D.C. cracks down on stores selling synthetic drugs

This Feb. 15, 2010, file photo, shows a package of K2 which contains herbs and spices sprayed with a synthetic compound chemically similar to THC, the psychoactive ingredient in marijuana. According to the American Association of Poison Control Centers, more than 1,500 people in several states became ill in April 2015 from smoking synthetic marijuana sold under several brand names, including K2, Spice, Crazy Clown and Scooby Snax. (AP Photo/Kelley McCall, File)

WASHINGTON — K2, Bizzaro, Scooby Snacks and Spice, easily purchased at some convenience stores and gas stations throughout the nation’s capital, are synthetic drugs responsible for a dangerous spike in overdoses.

D.C. Mayor Muriel Bowser and Police Chief Cathy Lanier have announced a new crackdown on synthetics.

“Synthetic drugs are illegal, highly dangerous and are a clear and present danger to the public,” Bowser says. She’s asking the D.C. Council for emergency legislation empowering the police chief to shut down businesses that sell synthetics. 

Bowser says dozens of individuals have been hospitalized in the past month for overdoses on synthetics.

Synthetics contain a vast range of chemicals and formulations and they’ve changed over the years. Police say their use and danger has grown throughout the past four years.

“When synthetic marijuana first hit the market it was more likely to make you euphoric, now it’s more likely to make you psychotic,” says Dr. LaQuandra Nesbitt of the D.C. Health Department.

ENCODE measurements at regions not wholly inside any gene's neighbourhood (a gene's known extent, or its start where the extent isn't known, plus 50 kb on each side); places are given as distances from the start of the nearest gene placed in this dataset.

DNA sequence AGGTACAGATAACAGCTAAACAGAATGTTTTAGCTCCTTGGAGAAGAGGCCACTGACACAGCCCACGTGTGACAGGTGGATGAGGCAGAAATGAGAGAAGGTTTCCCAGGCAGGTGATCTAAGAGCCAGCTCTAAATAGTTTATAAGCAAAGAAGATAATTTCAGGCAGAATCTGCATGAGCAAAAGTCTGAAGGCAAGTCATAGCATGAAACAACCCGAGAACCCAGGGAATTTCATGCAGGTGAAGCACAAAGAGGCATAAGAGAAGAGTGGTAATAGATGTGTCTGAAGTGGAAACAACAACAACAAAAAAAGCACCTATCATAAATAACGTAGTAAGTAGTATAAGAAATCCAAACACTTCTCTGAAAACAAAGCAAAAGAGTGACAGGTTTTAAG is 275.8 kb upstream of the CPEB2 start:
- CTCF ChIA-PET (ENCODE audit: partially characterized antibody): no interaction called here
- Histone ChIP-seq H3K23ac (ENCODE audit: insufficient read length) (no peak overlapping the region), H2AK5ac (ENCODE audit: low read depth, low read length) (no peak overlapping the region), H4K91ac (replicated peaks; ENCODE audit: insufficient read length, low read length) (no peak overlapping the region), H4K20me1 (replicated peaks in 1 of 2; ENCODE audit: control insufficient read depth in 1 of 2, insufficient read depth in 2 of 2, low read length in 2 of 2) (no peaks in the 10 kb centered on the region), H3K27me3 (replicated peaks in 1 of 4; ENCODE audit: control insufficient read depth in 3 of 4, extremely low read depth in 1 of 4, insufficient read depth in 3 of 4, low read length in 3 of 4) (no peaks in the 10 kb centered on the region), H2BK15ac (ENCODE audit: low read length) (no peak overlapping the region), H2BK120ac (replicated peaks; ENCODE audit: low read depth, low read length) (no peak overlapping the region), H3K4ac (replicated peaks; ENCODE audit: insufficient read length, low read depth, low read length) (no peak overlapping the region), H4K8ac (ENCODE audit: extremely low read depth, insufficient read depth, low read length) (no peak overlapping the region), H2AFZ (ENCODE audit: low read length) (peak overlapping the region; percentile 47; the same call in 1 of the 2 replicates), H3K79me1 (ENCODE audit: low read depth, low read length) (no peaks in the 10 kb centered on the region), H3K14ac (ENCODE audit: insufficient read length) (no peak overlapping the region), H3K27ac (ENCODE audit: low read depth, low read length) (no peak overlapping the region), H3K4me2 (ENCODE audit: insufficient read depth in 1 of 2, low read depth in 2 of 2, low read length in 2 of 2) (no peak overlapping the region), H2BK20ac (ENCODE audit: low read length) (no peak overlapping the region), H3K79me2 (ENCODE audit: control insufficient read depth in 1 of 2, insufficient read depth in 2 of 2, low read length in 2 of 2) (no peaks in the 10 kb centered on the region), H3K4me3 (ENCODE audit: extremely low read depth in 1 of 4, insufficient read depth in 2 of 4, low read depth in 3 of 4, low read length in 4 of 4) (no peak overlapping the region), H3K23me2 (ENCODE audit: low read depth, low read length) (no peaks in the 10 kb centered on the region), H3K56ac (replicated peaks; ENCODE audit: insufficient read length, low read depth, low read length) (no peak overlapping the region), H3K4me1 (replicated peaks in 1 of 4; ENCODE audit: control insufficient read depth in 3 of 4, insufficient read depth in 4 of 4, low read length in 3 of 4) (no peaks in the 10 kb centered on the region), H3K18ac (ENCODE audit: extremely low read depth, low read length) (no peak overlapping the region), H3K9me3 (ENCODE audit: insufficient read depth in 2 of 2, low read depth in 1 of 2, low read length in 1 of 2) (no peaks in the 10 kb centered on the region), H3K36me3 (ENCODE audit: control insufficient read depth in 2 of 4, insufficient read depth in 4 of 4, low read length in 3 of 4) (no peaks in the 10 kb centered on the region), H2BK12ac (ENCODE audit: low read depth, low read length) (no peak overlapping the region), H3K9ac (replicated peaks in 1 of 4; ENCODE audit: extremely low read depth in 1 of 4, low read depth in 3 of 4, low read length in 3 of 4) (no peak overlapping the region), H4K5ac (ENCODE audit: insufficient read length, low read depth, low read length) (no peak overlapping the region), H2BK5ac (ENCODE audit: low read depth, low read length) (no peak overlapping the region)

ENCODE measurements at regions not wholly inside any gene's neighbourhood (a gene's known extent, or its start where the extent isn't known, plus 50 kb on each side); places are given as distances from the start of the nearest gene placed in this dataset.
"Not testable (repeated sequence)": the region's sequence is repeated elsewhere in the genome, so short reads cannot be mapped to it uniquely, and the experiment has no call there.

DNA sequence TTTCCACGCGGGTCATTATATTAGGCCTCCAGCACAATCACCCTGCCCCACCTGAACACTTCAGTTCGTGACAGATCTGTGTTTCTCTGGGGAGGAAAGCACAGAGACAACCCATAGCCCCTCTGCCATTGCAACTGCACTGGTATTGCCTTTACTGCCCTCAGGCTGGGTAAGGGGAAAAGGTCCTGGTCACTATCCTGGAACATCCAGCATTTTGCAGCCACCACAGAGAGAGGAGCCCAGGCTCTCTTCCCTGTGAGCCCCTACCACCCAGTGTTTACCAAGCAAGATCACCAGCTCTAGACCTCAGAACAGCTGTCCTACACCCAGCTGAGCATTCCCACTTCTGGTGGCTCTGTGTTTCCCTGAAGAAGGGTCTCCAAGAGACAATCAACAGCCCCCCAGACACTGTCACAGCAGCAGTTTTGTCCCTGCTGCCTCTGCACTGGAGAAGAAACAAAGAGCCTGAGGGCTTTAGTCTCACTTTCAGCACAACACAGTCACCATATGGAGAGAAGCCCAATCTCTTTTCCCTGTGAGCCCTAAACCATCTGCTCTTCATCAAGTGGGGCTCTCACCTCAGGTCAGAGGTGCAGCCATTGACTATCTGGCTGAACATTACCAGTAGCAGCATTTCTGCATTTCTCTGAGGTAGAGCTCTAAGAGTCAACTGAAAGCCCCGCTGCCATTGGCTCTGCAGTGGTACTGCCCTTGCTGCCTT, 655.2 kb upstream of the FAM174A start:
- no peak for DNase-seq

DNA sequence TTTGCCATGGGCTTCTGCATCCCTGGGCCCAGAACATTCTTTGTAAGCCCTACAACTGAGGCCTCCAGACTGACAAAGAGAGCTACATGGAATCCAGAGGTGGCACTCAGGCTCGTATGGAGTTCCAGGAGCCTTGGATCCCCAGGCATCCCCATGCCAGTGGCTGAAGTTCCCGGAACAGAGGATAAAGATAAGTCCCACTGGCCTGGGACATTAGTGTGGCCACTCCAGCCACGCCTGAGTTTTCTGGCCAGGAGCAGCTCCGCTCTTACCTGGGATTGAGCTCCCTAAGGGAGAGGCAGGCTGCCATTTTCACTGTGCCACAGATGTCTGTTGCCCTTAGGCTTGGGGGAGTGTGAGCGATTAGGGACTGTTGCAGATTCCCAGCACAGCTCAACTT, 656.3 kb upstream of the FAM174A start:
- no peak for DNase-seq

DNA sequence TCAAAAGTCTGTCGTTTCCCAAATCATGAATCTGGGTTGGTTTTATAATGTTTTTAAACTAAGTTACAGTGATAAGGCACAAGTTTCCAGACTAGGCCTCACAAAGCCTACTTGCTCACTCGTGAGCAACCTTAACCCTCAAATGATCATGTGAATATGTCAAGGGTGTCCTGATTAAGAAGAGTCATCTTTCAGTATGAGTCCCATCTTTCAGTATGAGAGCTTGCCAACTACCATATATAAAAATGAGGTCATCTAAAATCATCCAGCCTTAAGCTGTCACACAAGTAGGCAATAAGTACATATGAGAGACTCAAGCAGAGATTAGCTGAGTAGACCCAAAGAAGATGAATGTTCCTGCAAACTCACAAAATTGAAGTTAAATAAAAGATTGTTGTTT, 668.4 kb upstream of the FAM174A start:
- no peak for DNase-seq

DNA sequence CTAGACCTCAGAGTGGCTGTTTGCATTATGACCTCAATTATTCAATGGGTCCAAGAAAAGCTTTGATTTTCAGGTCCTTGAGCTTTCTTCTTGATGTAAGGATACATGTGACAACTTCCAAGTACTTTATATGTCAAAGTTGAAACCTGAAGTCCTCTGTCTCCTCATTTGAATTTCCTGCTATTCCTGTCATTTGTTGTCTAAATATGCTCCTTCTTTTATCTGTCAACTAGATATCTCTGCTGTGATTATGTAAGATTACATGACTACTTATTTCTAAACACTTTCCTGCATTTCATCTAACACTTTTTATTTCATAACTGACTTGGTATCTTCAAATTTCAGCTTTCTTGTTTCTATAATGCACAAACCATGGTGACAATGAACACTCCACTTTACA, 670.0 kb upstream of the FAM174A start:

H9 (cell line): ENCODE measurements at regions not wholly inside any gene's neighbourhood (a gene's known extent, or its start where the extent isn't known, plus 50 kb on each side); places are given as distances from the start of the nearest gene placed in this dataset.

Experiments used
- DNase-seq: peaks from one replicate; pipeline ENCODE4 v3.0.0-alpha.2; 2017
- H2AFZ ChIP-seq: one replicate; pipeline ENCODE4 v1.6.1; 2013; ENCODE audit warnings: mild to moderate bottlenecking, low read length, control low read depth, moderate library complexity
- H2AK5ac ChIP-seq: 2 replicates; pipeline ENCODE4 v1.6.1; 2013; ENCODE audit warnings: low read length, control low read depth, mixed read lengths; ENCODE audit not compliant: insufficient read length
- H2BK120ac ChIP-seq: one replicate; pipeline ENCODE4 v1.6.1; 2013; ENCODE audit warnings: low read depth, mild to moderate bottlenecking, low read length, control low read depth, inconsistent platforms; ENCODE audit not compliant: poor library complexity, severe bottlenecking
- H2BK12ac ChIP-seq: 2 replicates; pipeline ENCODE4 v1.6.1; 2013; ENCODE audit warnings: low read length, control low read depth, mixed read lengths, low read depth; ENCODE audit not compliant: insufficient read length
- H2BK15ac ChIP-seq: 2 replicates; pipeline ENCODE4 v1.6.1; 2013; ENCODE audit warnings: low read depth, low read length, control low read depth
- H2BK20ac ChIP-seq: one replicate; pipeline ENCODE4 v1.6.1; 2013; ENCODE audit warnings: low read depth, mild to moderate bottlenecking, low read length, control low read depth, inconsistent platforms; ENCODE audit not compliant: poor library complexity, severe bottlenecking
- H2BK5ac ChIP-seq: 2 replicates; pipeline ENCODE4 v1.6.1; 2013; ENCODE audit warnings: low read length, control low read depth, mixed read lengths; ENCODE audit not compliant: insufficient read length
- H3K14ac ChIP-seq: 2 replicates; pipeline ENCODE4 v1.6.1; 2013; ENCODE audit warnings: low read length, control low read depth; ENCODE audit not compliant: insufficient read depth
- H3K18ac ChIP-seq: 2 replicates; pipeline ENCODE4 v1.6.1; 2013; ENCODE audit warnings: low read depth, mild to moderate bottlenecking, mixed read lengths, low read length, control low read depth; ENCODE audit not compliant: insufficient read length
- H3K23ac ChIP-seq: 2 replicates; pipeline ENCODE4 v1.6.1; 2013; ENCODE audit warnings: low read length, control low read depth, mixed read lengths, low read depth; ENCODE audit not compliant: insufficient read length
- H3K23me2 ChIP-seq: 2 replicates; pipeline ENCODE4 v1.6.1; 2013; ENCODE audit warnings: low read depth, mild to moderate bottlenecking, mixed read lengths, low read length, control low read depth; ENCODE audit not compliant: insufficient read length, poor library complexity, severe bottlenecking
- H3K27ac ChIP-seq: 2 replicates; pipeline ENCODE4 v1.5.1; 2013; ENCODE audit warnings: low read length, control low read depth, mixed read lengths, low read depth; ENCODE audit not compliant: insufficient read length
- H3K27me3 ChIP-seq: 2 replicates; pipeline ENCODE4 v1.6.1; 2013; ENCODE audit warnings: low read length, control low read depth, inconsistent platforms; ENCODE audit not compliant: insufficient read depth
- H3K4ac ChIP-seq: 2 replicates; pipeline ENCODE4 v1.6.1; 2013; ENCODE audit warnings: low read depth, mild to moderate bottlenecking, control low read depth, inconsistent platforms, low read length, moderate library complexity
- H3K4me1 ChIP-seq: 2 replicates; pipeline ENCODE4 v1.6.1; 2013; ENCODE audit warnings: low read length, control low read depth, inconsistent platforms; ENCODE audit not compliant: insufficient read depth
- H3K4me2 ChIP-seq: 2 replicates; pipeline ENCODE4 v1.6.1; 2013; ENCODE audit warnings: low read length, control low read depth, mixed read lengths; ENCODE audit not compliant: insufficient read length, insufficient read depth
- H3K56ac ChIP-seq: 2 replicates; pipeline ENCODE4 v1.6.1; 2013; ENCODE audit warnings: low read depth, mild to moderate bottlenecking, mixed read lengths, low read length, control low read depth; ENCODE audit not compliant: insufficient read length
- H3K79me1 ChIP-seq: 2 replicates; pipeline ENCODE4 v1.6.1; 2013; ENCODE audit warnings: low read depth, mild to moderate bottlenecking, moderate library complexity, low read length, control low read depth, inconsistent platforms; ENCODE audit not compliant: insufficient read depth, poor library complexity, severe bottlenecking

Police say the threat from synthetics is growing every day and that along with other drug abuse require new public safety strategies.

“The drugs that gives us the biggest threat right now — PCP, synthetic drugs, the other MDMA’s and club drugs,” says Lanier. Police say many of these drugs are bought and sold within their own networks.

Lanier says the open air drug markets of the early 2000s are largely gone. People are buying drugs over the Internet and through various networks, requiring a new police response.

The mayor and police chief have launched a reorganization in the police drug fighting strategy.

“The city is going to target the suppliers, who feed dangerous narcotics into our communities and shift away from outdated tactics focused on low level users,” Bowser says.

Police are ending plainclothes, vice units that targeted street corner drug buys and replacing them with a centralized, highly trained Criminal Interdiction Unit that will be responsible for investigating and uncovering major drug providers.

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